MADRID (Reuters) - Claycourt king Rafael Nadal has played down the significance of his quarter-final defeat by Austrian Dominic Thiem at the Madrid Open — a loss that ended a year-long winning streak on clay and cost him the world number one ranking.
The 31-year-old Spaniard looked unstoppable going into his Friday clash with fifth seed Thiem, having won 50 consecutive sets on the red dirt, but he was well beaten 7-5 6-3.
Coincidentally, it was Thiem who last beat Nadal on clay, at last year’s Rome Masters, shortly before the Spaniard rampaged to a 10th French Open title without dropping a set.
However, Nadal quickly slapped down any notion that world number seven Thiem knows the secret of beating the greatest ever exponent of claycourt tennis.
“Well, three weeks ago I beat him 6-0 6-3. I don’t know if that’s a tough player or not. I don’t think it’s that way,” Nadal, who also beat Thiem en route to the Roland Garros title last year, told reporters.
“I think it has just been a match where he was better than me, same as a few weeks ago I was better than him.
“If he beats me three times in a row, maybe we can say he reads my game and can beat me.”
Nadal will now focus on next week’s tournament in Rome where, should he win the title, he could reclaim the number one ranking from great rival Roger Federer who has opted to sit out the claycourt season in preparation for Wimbledon and beyond.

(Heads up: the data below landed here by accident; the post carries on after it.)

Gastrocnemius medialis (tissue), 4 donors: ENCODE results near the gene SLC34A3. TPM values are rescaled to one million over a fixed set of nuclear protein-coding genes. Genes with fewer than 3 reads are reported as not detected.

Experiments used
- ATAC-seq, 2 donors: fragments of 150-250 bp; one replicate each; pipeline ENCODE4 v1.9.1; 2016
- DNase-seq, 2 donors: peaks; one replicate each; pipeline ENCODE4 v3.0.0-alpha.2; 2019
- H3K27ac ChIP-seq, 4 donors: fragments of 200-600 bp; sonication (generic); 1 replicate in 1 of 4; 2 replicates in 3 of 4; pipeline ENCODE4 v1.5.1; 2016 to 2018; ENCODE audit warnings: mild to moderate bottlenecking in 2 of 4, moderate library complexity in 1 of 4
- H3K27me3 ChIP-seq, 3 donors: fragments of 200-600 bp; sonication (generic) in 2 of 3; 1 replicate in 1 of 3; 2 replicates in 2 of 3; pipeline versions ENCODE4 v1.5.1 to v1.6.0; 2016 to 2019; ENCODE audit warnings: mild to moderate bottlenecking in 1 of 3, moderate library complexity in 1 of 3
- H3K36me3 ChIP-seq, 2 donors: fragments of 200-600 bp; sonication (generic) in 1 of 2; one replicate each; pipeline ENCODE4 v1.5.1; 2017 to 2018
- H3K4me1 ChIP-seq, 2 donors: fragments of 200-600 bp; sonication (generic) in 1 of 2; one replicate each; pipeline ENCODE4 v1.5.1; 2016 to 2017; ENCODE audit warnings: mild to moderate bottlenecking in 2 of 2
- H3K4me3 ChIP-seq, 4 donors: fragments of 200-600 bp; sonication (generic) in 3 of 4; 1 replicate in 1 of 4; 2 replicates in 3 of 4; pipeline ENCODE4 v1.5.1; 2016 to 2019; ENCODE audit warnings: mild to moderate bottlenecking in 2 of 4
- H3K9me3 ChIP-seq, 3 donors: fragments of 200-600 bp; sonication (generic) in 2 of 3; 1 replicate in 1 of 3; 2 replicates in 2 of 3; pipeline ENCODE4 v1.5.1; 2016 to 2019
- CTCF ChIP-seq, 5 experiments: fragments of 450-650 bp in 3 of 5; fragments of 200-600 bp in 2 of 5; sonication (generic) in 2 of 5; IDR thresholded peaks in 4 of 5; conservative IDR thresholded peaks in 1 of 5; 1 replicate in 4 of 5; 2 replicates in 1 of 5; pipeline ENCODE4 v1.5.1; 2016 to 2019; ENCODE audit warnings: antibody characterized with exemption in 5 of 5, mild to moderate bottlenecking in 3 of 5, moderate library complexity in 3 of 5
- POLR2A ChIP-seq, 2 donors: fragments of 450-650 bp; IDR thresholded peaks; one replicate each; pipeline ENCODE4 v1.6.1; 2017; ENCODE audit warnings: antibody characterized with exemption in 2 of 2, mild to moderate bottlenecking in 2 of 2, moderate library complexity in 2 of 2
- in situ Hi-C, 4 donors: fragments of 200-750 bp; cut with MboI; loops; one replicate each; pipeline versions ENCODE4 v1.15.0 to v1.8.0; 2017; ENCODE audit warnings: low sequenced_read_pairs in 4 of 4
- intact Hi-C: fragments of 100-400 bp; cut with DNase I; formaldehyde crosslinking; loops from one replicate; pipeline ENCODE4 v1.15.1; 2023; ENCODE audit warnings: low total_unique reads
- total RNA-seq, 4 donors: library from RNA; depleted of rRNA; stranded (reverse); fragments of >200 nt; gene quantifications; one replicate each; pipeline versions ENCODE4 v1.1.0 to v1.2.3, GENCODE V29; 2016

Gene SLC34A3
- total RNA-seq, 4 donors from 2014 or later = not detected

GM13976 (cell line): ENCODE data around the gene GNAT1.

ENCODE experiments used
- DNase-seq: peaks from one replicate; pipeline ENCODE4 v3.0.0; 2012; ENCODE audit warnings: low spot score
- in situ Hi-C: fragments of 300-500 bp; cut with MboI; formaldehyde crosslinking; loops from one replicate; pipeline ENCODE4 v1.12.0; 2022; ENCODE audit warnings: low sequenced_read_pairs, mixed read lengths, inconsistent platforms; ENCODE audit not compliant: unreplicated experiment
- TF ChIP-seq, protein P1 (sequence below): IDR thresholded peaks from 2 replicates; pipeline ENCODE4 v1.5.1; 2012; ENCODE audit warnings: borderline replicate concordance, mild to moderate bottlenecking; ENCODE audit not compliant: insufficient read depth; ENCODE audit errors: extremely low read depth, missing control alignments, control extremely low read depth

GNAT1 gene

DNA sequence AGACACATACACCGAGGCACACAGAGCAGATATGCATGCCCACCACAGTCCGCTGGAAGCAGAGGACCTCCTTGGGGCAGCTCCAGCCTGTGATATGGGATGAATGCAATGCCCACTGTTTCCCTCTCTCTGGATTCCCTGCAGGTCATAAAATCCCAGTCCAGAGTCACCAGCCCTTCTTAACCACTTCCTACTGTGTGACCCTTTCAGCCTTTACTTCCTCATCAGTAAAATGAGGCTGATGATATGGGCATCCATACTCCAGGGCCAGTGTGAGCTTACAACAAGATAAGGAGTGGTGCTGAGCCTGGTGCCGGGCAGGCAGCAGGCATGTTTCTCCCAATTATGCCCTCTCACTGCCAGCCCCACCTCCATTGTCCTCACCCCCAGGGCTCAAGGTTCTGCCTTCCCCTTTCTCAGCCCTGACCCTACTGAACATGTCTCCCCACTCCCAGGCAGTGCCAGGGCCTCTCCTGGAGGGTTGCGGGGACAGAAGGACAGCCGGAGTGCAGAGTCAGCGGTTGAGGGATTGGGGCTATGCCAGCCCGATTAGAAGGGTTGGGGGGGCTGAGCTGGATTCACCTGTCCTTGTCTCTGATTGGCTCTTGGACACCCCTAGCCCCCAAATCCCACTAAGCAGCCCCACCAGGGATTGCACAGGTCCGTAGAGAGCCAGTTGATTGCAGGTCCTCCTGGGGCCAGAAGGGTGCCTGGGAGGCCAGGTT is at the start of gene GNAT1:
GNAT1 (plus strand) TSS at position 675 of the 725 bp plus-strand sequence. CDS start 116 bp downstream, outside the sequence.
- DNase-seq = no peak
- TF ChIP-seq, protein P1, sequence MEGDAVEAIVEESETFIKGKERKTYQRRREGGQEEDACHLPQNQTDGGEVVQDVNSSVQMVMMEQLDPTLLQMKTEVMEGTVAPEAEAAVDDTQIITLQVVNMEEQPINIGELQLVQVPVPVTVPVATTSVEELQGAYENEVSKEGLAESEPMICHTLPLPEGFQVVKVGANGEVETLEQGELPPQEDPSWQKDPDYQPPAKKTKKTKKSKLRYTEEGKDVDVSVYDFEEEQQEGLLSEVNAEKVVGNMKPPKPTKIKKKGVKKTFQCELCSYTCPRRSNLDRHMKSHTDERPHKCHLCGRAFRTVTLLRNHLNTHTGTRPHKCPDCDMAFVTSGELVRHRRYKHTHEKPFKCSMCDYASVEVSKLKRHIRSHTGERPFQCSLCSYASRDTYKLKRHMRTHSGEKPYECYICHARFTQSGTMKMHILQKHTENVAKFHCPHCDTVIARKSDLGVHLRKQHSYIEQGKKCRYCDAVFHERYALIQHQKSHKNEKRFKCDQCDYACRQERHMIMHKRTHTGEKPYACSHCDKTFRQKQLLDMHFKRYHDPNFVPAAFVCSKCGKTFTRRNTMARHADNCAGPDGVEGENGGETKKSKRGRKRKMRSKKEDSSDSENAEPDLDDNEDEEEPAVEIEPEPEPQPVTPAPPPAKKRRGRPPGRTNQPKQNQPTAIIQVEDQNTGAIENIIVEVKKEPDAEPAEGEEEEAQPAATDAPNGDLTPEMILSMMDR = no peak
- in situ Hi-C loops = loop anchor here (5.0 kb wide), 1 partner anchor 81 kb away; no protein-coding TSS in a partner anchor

Not that the Mallorcan will lose any sleep over it.
“You cannot be number one when you’ve been not playing for five months,” he said. “I think from Shanghai (last year) till Monte-Carlo, I hadn’t finished a single tournament. We’re talking about a lot of months that I gave up.
“This year till now I had only one or two tournaments that I had played. This is the reality of this year.
“I’m not going to keep the number one today. At the end of the year we will see what happens.
“I think I placed myself in a good position. I am three in the (ATP Race), which is the most important thing. I still have two good weeks on clay, and then I’ll keep on moving forward.”
Nadal ended 2017, in which he took his grand slam tally to 16 by winning the French and U.S. Open titles, with a knee injury and then had a hip problem at this year’s Australian Open that forced him to quit against Marin Cilic in the last eight.
He returned to Tour action only in April, winning the Monte Carlo title for an 11th time before rolling through the draw in Barcelona for his 11th triumph there.
Despite being off-key against Thiem, he said he was now fully fit as Paris looms.
“What makes me happy is I feel fit, can compete with possibilities every single week. This is my final goal: to be happy. That’s what I’m working on,” he said.
Reporting by Martyn Herman in London, Editing by Ken Ferris